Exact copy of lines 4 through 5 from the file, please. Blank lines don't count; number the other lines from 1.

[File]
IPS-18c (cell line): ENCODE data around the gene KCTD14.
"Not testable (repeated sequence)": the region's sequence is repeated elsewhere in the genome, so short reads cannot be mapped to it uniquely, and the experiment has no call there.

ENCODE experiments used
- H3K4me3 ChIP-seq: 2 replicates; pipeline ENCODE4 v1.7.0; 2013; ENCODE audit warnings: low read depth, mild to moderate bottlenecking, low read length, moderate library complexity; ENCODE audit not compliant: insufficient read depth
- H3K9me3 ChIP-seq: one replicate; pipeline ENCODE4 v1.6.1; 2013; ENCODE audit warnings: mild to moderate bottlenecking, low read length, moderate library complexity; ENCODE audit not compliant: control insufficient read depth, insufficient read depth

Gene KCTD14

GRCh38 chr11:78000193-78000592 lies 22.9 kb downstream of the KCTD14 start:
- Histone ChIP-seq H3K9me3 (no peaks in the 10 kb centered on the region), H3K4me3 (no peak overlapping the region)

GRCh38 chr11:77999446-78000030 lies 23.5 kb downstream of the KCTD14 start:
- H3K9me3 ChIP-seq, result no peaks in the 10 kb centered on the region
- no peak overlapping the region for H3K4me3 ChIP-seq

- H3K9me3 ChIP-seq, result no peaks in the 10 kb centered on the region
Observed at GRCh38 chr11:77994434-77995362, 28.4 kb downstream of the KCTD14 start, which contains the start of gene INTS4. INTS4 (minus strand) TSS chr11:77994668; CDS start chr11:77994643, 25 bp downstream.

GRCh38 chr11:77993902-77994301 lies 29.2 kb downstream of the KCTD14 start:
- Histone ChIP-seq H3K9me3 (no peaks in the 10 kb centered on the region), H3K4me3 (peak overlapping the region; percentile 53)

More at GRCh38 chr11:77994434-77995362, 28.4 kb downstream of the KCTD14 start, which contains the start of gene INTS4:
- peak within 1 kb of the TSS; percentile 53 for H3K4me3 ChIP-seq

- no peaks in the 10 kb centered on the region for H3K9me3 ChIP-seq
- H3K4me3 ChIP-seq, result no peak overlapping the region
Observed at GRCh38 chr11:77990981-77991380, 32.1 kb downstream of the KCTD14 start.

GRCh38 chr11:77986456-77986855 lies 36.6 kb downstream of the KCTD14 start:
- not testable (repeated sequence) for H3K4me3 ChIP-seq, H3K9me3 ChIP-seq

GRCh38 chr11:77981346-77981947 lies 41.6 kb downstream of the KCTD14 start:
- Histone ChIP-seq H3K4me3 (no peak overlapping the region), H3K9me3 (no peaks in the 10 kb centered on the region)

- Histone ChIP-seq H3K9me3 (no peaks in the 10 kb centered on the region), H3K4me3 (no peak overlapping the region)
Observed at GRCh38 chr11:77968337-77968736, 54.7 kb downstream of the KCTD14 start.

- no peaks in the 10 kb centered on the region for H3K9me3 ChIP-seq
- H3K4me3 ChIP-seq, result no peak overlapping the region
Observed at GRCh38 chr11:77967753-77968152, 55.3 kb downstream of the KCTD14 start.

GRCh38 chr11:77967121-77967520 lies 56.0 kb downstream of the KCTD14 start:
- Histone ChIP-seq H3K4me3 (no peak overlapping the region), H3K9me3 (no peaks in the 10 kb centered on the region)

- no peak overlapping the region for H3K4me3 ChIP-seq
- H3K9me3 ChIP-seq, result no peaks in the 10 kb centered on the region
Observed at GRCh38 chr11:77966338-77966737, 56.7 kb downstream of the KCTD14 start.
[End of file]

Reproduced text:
- H3K4me3 ChIP-seq: 2 replicates; pipeline ENCODE4 v1.7.0; 2013; ENCODE audit warnings: low read depth, mild to moderate bottlenecking, low read length, moderate library complexity; ENCODE audit not compliant: insufficient read depth
- H3K9me3 ChIP-seq: one replicate; pipeline ENCODE4 v1.6.1; 2013; ENCODE audit warnings: mild to moderate bottlenecking, low read length, moderate library complexity; ENCODE audit not compliant: control insufficient read depth, insufficient read depth